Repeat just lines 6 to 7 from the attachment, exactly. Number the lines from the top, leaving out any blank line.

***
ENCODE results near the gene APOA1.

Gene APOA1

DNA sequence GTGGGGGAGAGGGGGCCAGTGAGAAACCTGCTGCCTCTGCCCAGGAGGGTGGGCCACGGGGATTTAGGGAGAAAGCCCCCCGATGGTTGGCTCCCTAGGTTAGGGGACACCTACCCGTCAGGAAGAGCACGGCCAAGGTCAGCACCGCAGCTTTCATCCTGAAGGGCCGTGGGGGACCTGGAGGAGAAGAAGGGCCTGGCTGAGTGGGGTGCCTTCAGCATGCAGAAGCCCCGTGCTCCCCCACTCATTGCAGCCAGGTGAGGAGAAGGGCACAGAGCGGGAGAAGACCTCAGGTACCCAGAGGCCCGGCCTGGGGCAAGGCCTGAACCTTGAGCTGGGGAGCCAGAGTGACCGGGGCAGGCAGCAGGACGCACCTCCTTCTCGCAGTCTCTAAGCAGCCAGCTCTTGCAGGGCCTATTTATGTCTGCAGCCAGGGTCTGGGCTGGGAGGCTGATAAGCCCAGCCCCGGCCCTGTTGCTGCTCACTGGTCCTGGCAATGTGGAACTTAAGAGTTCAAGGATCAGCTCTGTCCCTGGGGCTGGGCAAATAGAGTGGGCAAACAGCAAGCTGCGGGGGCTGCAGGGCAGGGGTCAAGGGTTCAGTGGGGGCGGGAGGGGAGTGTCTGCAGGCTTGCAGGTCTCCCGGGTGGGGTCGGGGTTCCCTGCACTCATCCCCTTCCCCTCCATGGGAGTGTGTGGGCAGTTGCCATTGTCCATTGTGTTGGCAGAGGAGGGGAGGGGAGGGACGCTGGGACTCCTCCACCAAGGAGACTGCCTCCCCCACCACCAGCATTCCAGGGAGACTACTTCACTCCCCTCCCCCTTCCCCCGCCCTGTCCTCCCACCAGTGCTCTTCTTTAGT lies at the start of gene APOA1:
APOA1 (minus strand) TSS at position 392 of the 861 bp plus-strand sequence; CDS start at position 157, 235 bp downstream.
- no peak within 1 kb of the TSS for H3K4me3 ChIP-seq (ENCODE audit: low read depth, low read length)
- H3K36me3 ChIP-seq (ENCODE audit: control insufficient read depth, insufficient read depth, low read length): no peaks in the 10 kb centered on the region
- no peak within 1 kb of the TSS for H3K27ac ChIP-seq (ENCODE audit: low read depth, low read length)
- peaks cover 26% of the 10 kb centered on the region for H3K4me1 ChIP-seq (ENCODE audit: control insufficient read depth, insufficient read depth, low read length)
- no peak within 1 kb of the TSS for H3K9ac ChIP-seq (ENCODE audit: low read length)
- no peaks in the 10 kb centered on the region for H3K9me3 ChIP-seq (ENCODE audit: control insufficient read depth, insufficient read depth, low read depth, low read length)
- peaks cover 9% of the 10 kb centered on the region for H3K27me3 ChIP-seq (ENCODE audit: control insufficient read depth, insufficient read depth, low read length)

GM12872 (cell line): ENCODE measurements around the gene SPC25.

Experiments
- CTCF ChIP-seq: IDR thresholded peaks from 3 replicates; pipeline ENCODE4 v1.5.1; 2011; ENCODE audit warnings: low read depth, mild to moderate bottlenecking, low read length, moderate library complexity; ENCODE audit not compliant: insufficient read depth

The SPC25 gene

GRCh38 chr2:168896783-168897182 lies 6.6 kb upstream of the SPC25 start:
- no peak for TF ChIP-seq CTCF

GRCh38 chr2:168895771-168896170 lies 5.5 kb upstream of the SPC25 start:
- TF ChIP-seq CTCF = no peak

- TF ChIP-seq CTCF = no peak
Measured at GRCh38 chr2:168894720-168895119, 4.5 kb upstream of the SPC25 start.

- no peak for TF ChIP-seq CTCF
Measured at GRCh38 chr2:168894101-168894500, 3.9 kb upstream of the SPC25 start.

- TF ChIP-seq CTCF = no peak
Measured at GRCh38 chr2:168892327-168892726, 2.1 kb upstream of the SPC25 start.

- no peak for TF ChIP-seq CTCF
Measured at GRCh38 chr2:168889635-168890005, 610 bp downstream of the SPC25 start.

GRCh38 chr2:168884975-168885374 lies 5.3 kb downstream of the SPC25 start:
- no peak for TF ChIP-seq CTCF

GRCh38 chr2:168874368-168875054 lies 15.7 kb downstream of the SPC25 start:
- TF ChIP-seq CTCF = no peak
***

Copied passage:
- H3K36me3 ChIP-seq (ENCODE audit: control insufficient read depth, insufficient read depth, low read length): no peaks in the 10 kb centered on the region
- no peak within 1 kb of the TSS for H3K27ac ChIP-seq (ENCODE audit: low read depth, low read length)